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Clinically sufficient window of time to confirm PCR positivity in an indepen- relevant threshold transcript levels were defined order aricept 5mg mastercard, with studies dent sample and to initiate preemptive therapy to prevent progres- consistently showing that relapse can be predicted by persistently sion to frank relapse with its associated risk of fatal bleeding safe aricept 10mg. MRD monitoring to guide early intervention has been shown to reduce the risk of induction of hyperleukocytosis and the associated NPM1 mutant AML buy aricept 10 mg without a prescription. Frameshift mutations in exon 12 of the differentiation syndrome as compared with treatment in the context NPM1 gene are found in approximately one-third of AML cases, of frank relapse. Mutation-specific prim- been recommended in the National Comprehensive Cancer Network ers can be readily designed to allow MRD detection in AML guidelines to inform treatment approach. The NPM1 mutant transcript is typically highly treated in clinical trials, particularly those including ATO as expressed in diagnostic AML samples, affording sensitivities typi- frontline therapy, the value of routine sequential monitoring for cally higher (median 1 in 105) than observed with RT-qPCR assays PML-RARA transcripts beyond the postconsolidation time point has for other molecular subtypes of AML, with RNA-based assays been increasingly questioned. In APL (presenting WBC 10 109/L) who rapidly achieve molecu- accordance with the findings in CBF leukemia, RT-qPCR assess- lar remission, based on current evidence there appears to be limited ment of MRD can distinguish patients at markedly differing risk of benefit for sequential MRD monitoring beyond the end of treatment relapse based on response kinetics. On the other hand, there remains a predicted in individual patients based on persistent high level PCR case for stringent assessment of MRD in the subgroup of patients positivity after frontline therapy or by a rising NPM1 mutant presenting with high-risk disease (WBC 10 109/L), who have a transcript level after an initial molecular response (Figure 4D). The significant risk of relapse ( 25%) after conventional all-trans recent study by Shayegi and colleagues also highlighted the retinoic acid and anthracycline-based therapy and can benefit from potential of serial MRD monitoring to predict outcome after serial molecular monitoring to guide early salvage with ATO. Considering that a RUNX1-RUNX1T1 and CBFB-MYH11 detection in CBF significant proportion of AML cases lack an informative leukemia- leukemias. Established EAC RT-qPCR assays have also been specific target (ie, chimeric fusion gene, NPM1 mutation, Figure 3), evaluated in large cohorts of clinical trial patients with core-binding there has been interest as to whether WT1, which is overexpressed in Hematology 2014 227 228 American Society of Hematology the majority of AML cases, could provide a universal molecular of applicability and sensitivity in the substantial proportion of AML MRD marker. However, there has been inconsistency in the patients in whom MRD tracking is not feasible using an established literature concerning the utility of this approach to MRD assess- leukemia-specific RT-qPCR assay. This issue has been addressed by an ELN study that systematically evaluated 9 WT1 Defining the mutational landscape by high-throughput sequencing RT-qPCR assays, leading to selection of an assay that amplified a of AML genomes has broadened the scope of potential molecular region outside the mutational hot spots and exhibited the best methods for MRD detection. Although it is possible to design performance profile. Moreover, because of the marked level MRD from normal background. In contrast to leukemia- heterogeneity of mutations already described in AML, developing a specific markers (eg, PML-RARA, NPM1 mutation) in which BM catalog of standardized assays to cover every patient would be generally provides a more sensitive and reliable sample source for completely unrealistic. Therefore, several groups have started to MRD assessment (Figure 4D), in the case of WT1 PB is more explore the use of next-generation sequencing (NGS) technologies informative because of the much higher background level of as a further platform to detect MRD. To provide proof of principle, expression in normal marrow. Taking this into account, based on the Heuser and colleagues used targeted sequencing to successfully analysis of a large cohort of diagnostic AML samples (n 620), the detect FLT3-ITD and NPM1 mutations in remission samples and to track the emergence of relapsing disease. Measurement of kinetics of WT1 response after approaches to enable detection of subclinical disease in subsets of induction therapy in informative patients can provide independent AML that are not informative for one of the established leukemia- prognostic information. Because this approach is scalable, ment, this platform seems unlikely to be widely adopted into routine with increasing read depth, it may be possible to achieve further clinical practice, particularly because flow cytometry (see previous improvements in sensitivity. However, there are several other sections) and, potentially, newer sequencing-based approaches (see technical issues that need to be taken into consideration in the the following section) are expected to be more informative in terms application of NGS for MRD detection, including background Figure 4. Development of leukemia-specific RT-qPCR assays to track treatment response is dependent upon molecular characterization of diagnostic material to determine the most appropriate assay, with MRD monitoring strategies informed by maximal achievable sensitivity, optimal sample type, and typical kinetics of disease relapse. For example, in 5% of acute promyelocytic leukemia cases, the standard EAC assays are not suitable because of occurrence of rarer breakpoints within the PML locus requiring design of patient-specific forward primers to be used in conjunction with the standard EAC probe and reverse primer (both located in RARA). This can be measured as the difference in the number of PCR cycles ( Ct) to detect fluorescence above background from amplification of the leukemic transcript and the control gene at the threshold (set at 0. The detection limit of PCR is taken as 40 cycles (equivalent to 1 copy), with 1-log being equivalent to 3. Assuming ABL amplification at cycle threshold (Ct) value of 24, the observed Ct value for amplification of the leukemic target in blasts at diagnosis indicates the maximal theoretical sensitivity for detection of MRD in that particular patient. The Ct value of the MRD target equating with a given level of sensitivity (10 1 to 10 5) is marked based on an ABL Ct value of 24. For example, MRD can be detected at a sensitivity of at least 1 in 104, where CtTarget-ABL is 2. Detection of MRD at a sensitivity of 1 in 105 is possible when the MRD target is more highly expressed than ABL, with a Ct of 1. Rn, normalized reporter signal (change in fluorescence intensity). Figure panel adapted from Freeman et al26 with permission. Examination of diagnostic BM samples from primary leukemia samples using standardized assays developed within the EAC program demonstrates marked variation in the level of leukemic transcripts both between and within different molecular subsets, which impacts on the sensitivity to detect MRD in any given patient (right panel). For example, in APL, the median increment in PML-RARA fusion transcripts is 1-log/month. For PCR-negative samples, data points are plotted according to the maximal sensitivity afforded by the follow-up sample based on the respective level of ABL control gene expression and taking into account the difference in expression between the NPM1 mutant allele and ABL in leukemic cells at diagnosis ( CtNPM1mut-ABL), as described in panel B. In this patient, rapid PCR negativity was achieved in the PB. However, serial BM samples afforded greater sensitivity, revealing that the patient failed to achieve molecular remission after frontline therapy, with relapse preceded by a rapid rise in NPM1 mutant transcripts. The PB MRD assay only converted to PCR positivity at the time of diagnosis of clinical relapse. Proposal as to which platforms are now ready for “prime time” according to AML disease subtype and clinical context Timing of MRD assessment Sequential MRD Early risk monitoring (longitudinal Platform stratification postconsolidation) Applicability Comments Flow cytometry * † 90% Ready to be used for assessing CR status MRD analysis needs to be conducted in expert laboratories with standardization RT-qPCR Fusion genes/NPM1 mutation Marker-dependent * 32–62%‡ Standardized assays for leukemia-specific targets available and widely validated WT1 expression § † 45% Assays insensitive and not leukemia- specific, but can predict outcome Next-generation sequencing † † To be established Promising preliminary data Digital PCR † † To be established Potentially applicable to detect mutations and fusion genes *Validatedinlargestudieswithinclinicaltrials. Moreover, considering the Digital PCR is another highly promising approach to detect limited sensitivity of conventional chimerism testing and the dismal mutations that merits further investigation. This involves partition- outcome of frank relapse after allogeneic transplantation, there ing of sample DNA within the PCR mixture using droplet genera- could be significant benefits to more widespread uptake of MRD tion or nanofluidic chips depending on the platform, allowing many surveillance posttransplant to identify residual disease at an early individual PCRs to be conducted in parallel. The fluorescent the question, what is the “best” method? However, given the readout of each well/droplet is measured individually, allowing heterogeneity of AML in terms of mutational and immunopheno- precise calculation of the percentage of mutant allele copies in the typic profile, a “one size fits all” approach (eg, as used in chronic original sample. This methodology is capable of achieving sensitivi- myeloid leukemia) is completely unrealistic, with the most appropri- ties comparable to quantitative PCR, with enhanced capability to ate assay depending upon the characteristics of the leukemia and distinguish single base mutations from normal background se- clinical circumstances (Table 1). MFC-MRD and genomic DNA-based assays (qPCR, NGS, ized RT-qPCR assays in chronic myeloid leukemia. Unlike RT-qPCR, flow Discussions with respect to MRD assessment in AML often seem cytometric assays have not been validated for tracking reemergence polarized, with questions raised as to whether the information of leukemia posttherapy. There is, however, some evidence that this provided (1) adds anything to what is already known about a is feasible, particularly if the flow cytometric approach takes into patient’s prognosis based on conventional risk factors, increasingly account the immunophenotypic changes that result from the evolu- complemented by molecular profiling data; and (2) can realistically tion of resistant clones from heterogeneous leukemia popula- tions. These aspects are being leukemic transcript expression and therefore provide an estimate investigated in the UK National Cancer Research Institute AML17/ rather than a direct measure of the burden of residual leukemia.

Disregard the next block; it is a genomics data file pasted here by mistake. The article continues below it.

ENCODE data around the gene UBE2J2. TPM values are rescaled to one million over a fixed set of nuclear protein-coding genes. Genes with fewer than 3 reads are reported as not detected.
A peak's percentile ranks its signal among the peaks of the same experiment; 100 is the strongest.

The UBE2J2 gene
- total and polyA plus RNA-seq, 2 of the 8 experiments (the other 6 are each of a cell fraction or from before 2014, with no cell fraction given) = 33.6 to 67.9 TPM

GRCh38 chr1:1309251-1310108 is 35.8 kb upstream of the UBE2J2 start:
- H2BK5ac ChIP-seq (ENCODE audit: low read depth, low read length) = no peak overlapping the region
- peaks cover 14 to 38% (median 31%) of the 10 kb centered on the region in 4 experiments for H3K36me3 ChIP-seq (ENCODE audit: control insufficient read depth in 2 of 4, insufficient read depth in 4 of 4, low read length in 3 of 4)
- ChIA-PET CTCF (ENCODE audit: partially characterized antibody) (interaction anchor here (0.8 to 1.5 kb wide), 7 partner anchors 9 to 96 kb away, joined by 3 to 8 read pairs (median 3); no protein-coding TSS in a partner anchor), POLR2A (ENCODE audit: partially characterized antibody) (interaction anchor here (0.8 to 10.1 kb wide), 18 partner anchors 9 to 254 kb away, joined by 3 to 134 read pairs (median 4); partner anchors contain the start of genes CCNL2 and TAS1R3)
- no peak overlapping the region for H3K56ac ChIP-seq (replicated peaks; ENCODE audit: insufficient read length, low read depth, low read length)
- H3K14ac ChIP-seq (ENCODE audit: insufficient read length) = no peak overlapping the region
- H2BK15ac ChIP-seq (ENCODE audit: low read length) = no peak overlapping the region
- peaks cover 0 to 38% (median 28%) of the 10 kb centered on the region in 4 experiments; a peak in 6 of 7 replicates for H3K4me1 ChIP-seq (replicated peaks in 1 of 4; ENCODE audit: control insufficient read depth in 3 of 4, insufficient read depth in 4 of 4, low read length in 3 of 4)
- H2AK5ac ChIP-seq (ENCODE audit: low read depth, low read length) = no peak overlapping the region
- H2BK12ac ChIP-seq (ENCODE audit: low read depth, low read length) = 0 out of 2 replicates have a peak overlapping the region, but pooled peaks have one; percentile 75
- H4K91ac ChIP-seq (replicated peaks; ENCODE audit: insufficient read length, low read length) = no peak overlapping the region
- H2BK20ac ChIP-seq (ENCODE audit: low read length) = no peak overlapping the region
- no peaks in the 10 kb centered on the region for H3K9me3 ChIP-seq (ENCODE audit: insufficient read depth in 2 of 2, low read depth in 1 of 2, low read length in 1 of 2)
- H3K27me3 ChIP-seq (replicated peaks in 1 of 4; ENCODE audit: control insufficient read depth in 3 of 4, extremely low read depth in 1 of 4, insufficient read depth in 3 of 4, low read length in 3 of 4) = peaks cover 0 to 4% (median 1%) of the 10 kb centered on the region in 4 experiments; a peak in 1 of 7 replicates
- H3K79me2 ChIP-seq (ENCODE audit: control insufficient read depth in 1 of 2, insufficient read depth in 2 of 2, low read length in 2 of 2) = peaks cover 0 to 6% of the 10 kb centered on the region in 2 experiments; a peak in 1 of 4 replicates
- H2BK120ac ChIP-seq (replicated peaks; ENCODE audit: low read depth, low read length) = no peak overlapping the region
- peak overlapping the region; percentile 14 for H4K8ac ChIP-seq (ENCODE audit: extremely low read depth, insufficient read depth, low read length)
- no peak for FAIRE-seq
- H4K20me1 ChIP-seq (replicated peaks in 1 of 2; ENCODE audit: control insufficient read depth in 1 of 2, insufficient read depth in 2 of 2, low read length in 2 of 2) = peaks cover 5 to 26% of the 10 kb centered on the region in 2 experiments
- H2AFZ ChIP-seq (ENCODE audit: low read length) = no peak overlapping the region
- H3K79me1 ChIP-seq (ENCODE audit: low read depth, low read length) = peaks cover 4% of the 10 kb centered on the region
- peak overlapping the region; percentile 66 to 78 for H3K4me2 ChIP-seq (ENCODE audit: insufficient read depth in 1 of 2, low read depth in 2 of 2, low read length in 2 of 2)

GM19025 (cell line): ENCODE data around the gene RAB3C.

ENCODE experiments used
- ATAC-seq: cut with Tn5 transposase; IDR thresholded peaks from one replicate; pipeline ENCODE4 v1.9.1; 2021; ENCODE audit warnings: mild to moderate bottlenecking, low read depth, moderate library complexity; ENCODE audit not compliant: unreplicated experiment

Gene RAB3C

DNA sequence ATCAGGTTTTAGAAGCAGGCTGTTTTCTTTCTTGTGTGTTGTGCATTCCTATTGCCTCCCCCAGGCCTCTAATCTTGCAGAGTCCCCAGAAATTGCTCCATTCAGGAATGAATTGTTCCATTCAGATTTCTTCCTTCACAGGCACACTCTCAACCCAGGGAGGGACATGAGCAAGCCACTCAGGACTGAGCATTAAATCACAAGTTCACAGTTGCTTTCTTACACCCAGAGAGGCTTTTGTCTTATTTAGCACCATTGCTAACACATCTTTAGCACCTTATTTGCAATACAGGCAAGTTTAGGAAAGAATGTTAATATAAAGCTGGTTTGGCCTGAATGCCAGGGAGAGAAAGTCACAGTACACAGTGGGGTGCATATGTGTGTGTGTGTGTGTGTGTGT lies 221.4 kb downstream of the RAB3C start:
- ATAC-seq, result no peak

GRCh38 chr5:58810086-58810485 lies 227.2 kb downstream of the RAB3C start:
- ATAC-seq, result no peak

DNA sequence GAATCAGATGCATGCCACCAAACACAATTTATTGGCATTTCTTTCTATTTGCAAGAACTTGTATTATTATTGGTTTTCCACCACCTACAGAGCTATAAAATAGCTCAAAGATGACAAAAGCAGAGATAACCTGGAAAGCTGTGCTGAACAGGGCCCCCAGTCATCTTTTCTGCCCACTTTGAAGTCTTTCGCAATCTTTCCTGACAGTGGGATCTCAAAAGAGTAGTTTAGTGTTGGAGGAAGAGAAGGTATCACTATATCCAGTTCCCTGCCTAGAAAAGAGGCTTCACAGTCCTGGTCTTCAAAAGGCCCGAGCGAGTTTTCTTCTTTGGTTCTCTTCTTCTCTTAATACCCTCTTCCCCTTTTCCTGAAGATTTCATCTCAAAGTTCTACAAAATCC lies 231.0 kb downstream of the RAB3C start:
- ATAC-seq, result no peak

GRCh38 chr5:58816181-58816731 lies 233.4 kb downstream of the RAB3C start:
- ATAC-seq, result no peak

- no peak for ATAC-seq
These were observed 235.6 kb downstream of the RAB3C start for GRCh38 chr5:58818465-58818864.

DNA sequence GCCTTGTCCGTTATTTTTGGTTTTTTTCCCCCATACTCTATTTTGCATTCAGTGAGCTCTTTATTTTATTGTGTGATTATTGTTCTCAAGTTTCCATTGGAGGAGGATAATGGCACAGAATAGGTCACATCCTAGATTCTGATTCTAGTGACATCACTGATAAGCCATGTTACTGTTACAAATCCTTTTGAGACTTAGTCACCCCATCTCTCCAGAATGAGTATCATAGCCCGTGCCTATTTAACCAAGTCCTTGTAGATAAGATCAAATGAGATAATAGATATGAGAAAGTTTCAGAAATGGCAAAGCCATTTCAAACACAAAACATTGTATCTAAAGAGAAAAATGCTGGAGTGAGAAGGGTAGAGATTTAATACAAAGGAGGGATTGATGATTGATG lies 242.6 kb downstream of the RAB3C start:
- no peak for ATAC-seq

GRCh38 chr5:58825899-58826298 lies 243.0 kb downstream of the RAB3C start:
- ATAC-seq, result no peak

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However order 10 mg aricept overnight delivery, the group randomized to standard tablets had statistically significantly higher rates of complete emesis control (0 episodes and no rescue medications over 3 days cheap aricept 5mg without a prescription, 72% compared with 52% generic aricept 10 mg line, respectively, P=0. This study was small (N=134), however, and may suffer from recall bias. The main method of recording the number of episodes of emesis or nausea was patient interview after 3 days. Patients were also given diaries to record these episodes, but only 44% completed the diaries. Using only data from completed diaries, the proportion of patients who had complete response was similar Antiemetics Page 28 of 136 Final Report Update 1 Drug Effectiveness Review Project between groups, and the difference was no longer statistically significant (65% with standard tablets and 54. Placebo-controlled and active-control trials Head-to-head trials lacked good evidence for quality-of-life and functional capacity outcomes. Numerous placebo-controlled and active-control trials were reviewed to address these gaps, but none were found that reported functional capacity outcomes in patients undergoing chemotherapy. Quality of life Five fair-quality active-control trials of ondansetron reported the effects of antiemetic treatment on quality of life in women undergoing moderately to severely emetic chemotherapy (Table 7 77-81 and Evidence Tables 5 and 6). However, these trials do not provide any information regarding the indirect comparative efficacy of 5-HT3 antagonists. Ondansetron was found to be associated with higher quality of life than alizapride (not available in the United States) but not prochlorperazine, and the quality of life associated with ondansetron compared with 77, 78, 80 metoclopramide is less clear. Quality-of-life outcomes in active-control trials of ondansetron Ondansetron Hesketh QOL Trial dose Comparator Cancer type Scale Results Bhatia 2004 Metoclopramide 4-5 8 mg IV Rotterdam No differences (N=80) 20 mg IV Head/neck Lachaine 21 mg (route Metoclopramide 4 EORTC 1999 No differences unclear) 306 mg Breast QLQ-C30 (N=52) O superior on Soukop Metoclopramide 3 or higher psychological 1992 8 mg IV Rotterdam 60 mg IV Breast subscale across 6 (N=187) courses Prochlorperazine Crucitt 1996 16 mg po (8 mg 4 20 mg po (10 mg FLIE No differences (N=57) bid) Breast bid) Day 1: Alizapride Clavel 1995 All days: 8 mg 150 mg IV (50 4 FLIE O superior (N=254) po (tablet) bid mg po bid after Breast day 1) Abbreviations: bid, twice daily; EORTC, European Organization for Research and Treatment of Cancer; FLIE, Functional Living Index-Emesis; IV, intravenous; O, ondansetron; po, by mouth, orally; QLQ-C30, Quality of Life Questionnaire (EORTC); QOL, quality of life. Children Direct comparisons 52, 82-86 Six head-to-head trials included children (Evidence Tables 1 and 2). One was poor quality due to a combination of flaws that indicate probable bias, including lack of blinding, unclear randomization and allocation concealment methods, uncertainty regarding between-groups balance of baseline characteristics, and analyses that excluded a proportion of the original patient Antiemetics Page 29 of 136 Final Report Update 1 Drug Effectiveness Review Project 83 population. A small study comparing intravenous ondansetron with oral disintegrating tablets 85 in children receiving any chemotherapeutic regimen was poor quality for multiple reasons. Randomization resulted in uneven groups, with 56 assigned to intravenous formulation and 39 assigned to oral disintegrating tablet. A smaller proportion of children received chemotherapy with a Hesketh score of 3 to 4 in the intravenous group than the oral disintegrating tablet group (58% compared with 76%). Granisetron compared with ondansetron Two trials comparing granisetron and ondansetron in children found no significant differences in 52, 82 82 efficacy outcomes. Evaluation of efficacy outcomes was based on patient days as the unit of measurement, rather than number of patients, and it is unknown whether the distribution of baseline patient characteristics remained balanced between groups in this type of analysis. Results were stratified by age and the subgroup analysis of 51 (26%) participants under age 18 (mean age not reported) is reported here. Granisetron and ondansetron, respectively, were associated with 0. Between-groups balance of baseline and prognostic factors is unknown because patient-related information was only provided for the group as a whole. Oral ondansetron syrup compared with intravenous ondansetron There were no significant differences in complete response between oral ondansetron syrup compared with intravenous ondansetron (78% compared with 81%) in younger children (mean age 8 years) undergoing moderately to highly emetogenic chemotherapy for various 84 malignancies. Children received loading doses of either oral ondansetron syrup 8 mg or 2 intravenous ondansetron 5 mg/m. Then, all patients then 4 mg of oral ondansetron syrup plus 2- 4 mg of oral dexamethasone every 6 to 8 hours for up to 8 days and 4 mg of oral ondansetron oral solution twice daily for the 2 days that followed cessation of the chemotherapy. Palonosetron compared with ondansetron 2 Intravenous palonosetron 0. Mean age of the children was 11 years and 69% were male. Rates of complete control were 92% for palonosetron and 72% for ondansetron (P=0. There was no significant difference between palonosetron and ondansetron in rate of complete control on days 4 to 7. At baseline there was a significantly greater proportion of undernourished children in the palonosetron group (20% compared with 8%, P=0. Consequently, risk of emetic events in the palonosetron group may have been greater at baseline. Yet despite this imbalance, the palonosetron group had better control of emetic events. If the groups initially were more balanced, the advantage of Antiemetics Page 30 of 136 Final Report Update 1 Drug Effectiveness Review Project palonosetron might have been even greater. However, randomization resulting in uneven groups is indicative of a flawed randomization process, which could bias result in unknown ways. Therefore, we suggest that these results be interpreted with caution. Prevention of nausea and vomiting associated with radiation therapy Adults Direct comparisons No study evaluated the direct comparative efficacy of newer antiemetics in adults undergoing radiation therapy. One small study evaluated both oral granisetron 2 mg (N=18) and oral ondansetron 8 mg (N=15), but only as each compared with a historical control group who did not 87 receive any 5-HT3 antagonists (N=90). Significantly more patients in the granisetron and ondansetron groups had complete control compared to the historical control group (27. Based on our analyses using the Fisher’s exact test (StatsDirect software), direct comparison of complete control rates for granisetron and ondansetron did not find a significant difference between the 5-HT3 antagonists. Placebo-controlled and active-control trials We identified a number of placebo-controlled and active-control trials of dolasetron, granisetron, 2, 88-97 95 and ondansetron (Evidence Tables 7 and 8). Four of the trials of granisetron and 89-91 ondansetron, plus 1 incompletely published trial comparing ondansetron with 98 99 metoclopramide, were previously analyzed in a good-quality systematic review. This review by Tramer et al (1998) made no indirect comparisons and noted that the evidence was limited by variability in underlying risk (wide ranges in placebo response rates), clinical setting, drugs compared, radiation therapy regimen, and endpoints. Conclusions were that (1) ondansetron is consistently efficacious in preventing acute vomiting after total body or upper abdominal 90, 98 irradiation (number needed to treat = 3); (2) limited evidence suggests that ondansetron is 90, 98 efficacious in preventing acute nausea; and (3) there was no difference between granisetron or ondansetron and any placebo or active control in delayed protection from vomiting or 90, 95, 98 nausea. Although our review adds identification of trials that have been published since the final 2, 88, 97 search date for the Tramer review (January 1997), earlier trials that were not in the Tramer 2, 88, 93, 94, 96, 97 review for unknown reasons, and a placebo-controlled trial of the oral disintegrating tablet form of ondansetron, we also were unable to make any indirect comparisons due to the variability described above. Children Head-to-head trials of newer antiemetics for prevention of radiation-associated nausea and vomiting in children were not found.

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How do statins and fixed-dose combination products containing a statin and another lipid lowering drug compare in their ability to raise high-density lipoprotein cholesterol? Are there doses for each statin or fixed-dose combination product containing a statin and another lipid lower drug that produce similar percent increase in high-density lipoprotein cholesterol between statins? How do statins and fixed-dose combination products containing a statin and another lipid lowering drug compare in their ability to reduce the risk of nonfatal myocardial infarction purchase aricept 5 mg with mastercard, coronary disease (angina) aricept 10mg mastercard, coronary heart disease mortality buy aricept 10mg line, all-cause mortality, stroke, hospitalization for unstable angina, or need for revascularization (coronary artery bypass graft, angioplasty, or stenting)? Are there differences in effectiveness of statins and fixed-dose combination products containing a statin and another lipid lowering drug in different demographic groups or in patients with comorbid conditions (e. Are there differences in the harms of statins or fixed-dose combination products containing a statin and another lipid lowering drug when used in the general population of children?. Are there differences in the harms of statins or fixed-dose combination products containing a statin and another lipid lowering drug when used in special populations or with other medications (drug-drug interactions)? Percent reduction in low-density lipoprotein cholesterol with statins....................................... Doses of statins that result in similar percent reductions in low-density lipoprotein a cholesterol............................................................................................................................................ Percent reduction in low-density lipoprotein cholesterol with fixed-dose combination products................................................................................................................................................. Achieving target low-density lipoprotein cholesterol goals...................................................... Achievement of National Cholesterol Education Program low-density lipoprotein cholesterol goals of fixed-dose combination products............................................................................................. Outpatient and community-based placebo-controlled trials of statins with coronary heart disease endpoints.................................................................................................................................. Placebo-controlled trials in patients with diabetes................................................................. Inpatient trials of acute myocardial infarction or unstable angina (statins compared with placebo or usual care)........................................................................................................................... Studies of atherosclerotic progression that reported coronary heart disease outcomes...... Low-density lipoprotein cholesterol lowering in placebo-controlled trials of statins in children with familial hypercholesterolemia......................................................................................................... High-density lipoprotein cholesterol increases in placebo-controlled trials of statins in children with familial hypercholesterolemia......................................................................................................... Black box warnings for US Food and Drug Administration-approved drugs................... We also thank Trish Thieda, MA and Miranda Walker, MA for assistance with data abstraction and quality assessment of studies, and Theresa Nguyen for retrieval of articles and assistance with editing and formatting. Suggested citation for this report Smith MEB, Lee NJ, Haney E, Carson S. Drug class review: HMG-CoA reductase inhibitors (statins). These organizations selected the topic of the report and had input into its Key Questions. The content and conclusions of the report were entirely determined by the Evidence-based Practice Center researchers. The authors of this report have no financial interest in any company that makes or distributes the products reviewed in this report. Statins Page 6 of 128 Final Report Update 5 Drug Effectiveness Review Project INTRODUCTION In the United States, coronary heart disease and cardiovascular disease account for nearly 40% of all deaths each year. Coronary heart disease continues to be the leading cause of mortality and a significant cause of morbidity among North Americans. In 2006, coronary heart disease claimed 1 607 000 lives, translating into about 1 out of every 5 deaths in the United States. High levels of cholesterol, or hypercholesterolemia, are an important risk factor for coronary heart disease. The 3-hydroxy-3-methylglutaryl-coenzyme (HMG-CoA) reductase inhibitors, also known as statins, are the most effective class of drugs for lowering serum low-density lipoprotein cholesterol concentrations. They are first-line agents for patients who require drug therapy to reduce serum low-density lipoprotein cholesterol concentrations. Statins work by blocking the enzyme HMG-CoA reductase, the rate-limiting step in the manufacture of cholesterol. Statins reduce low-density lipoprotein cholesterol, total cholesterol, and triglycerides and slightly increase high-density lipoprotein cholesterol. Statins may also have 2 anti-inflammatory and other pleiotroptic effects. A recent good-quality systematic review found that all statins are equally effective at lowering C-reactive protein levels, but do not affect 3 fibrinogen or several other markers of inflammation. The third report of the Expert Panel on Detection, Evaluation, and Treatment of High 4 Blood Cholesterol in Adults (Adult Treatment Panel III) was released in September 2002 and 5 updated in August 2004 to include evidence from more recent trials. The report stressed that the intensity of treatment should be directed by the degree of cardiovascular risk. Target low-density lipoprotein cholesterol levels depend on the patient’s risk of heart disease, medical history, and initial low-density lipoprotein cholesterol level. For most patients who are prescribed a statin, the target will be less than 130 mg/dL or less than 100 mg/dL. In the Adult Treatment Panel III, patients who have type 2 diabetes without coronary heart disease, peripheral or carotid vascular disease, and patients who have multiple risk factors and a 10-year risk of coronary heart disease of greater than 20% are said to have “coronary heart disease equivalents. A low-density lipoprotein cholesterol goal of less than 70 mg/dL for high-risk patients is a therapeutic option. Factors that place patients in the category of very high risk favor a decision to reduce low-density lipoprotein cholesterol levels to less than 70 mg/dL. These factors are the presence of established cardiovascular disease plus (1) multiple major risk factors (especially diabetes), (2) severe and poorly controlled risk factors (especially continued cigarette smoking), (3) multiple risk factors of the metabolic syndrome (triglycerides greater than 200 mg/dL plus non-high-density lipoprotein cholesterol greater than 130 mg/dL with low high-density lipoprotein cholesterol [less than 40 mg/dL]), and (4) patients with acute coronary syndromes. The optional goal of less than 70 mg/dL does not apply to individuals who are not high risk. The 2006 update of the American Heart Association/American College of Cardiology consensus statement on secondary prevention states, “…low-density lipoprotein cholesterol (LDL-C) should be less than 100 mg/dL for all patients with coronary heart disease and other clinical forms of atherosclerotic disease, but in addition, it is reasonable to treat to LDL-C less than 70 mg/dL in such patients. Furthermore, if it is not possible to attain low-density lipoprotein cholesterol <70 mg/dL because of a high baseline low-density lipoprotein cholesterol, it generally is possible to achieve low-density lipoprotein cholesterol reductions of >50% with either statins or low-density lipoprotein cholesterol–lowering drug combinations. Moreover, this guideline for patients with atherosclerotic disease does not modify the recommendations of the 2004 Adult Treatment Panel III update for patients without atherosclerotic disease who have diabetes or multiple risk factors and a 10-year risk level for coronary heart disease >20%. In the latter 2 types of high-risk patients, the recommended low- density lipoprotein cholesterol goal of <100 mg/dL has not changed.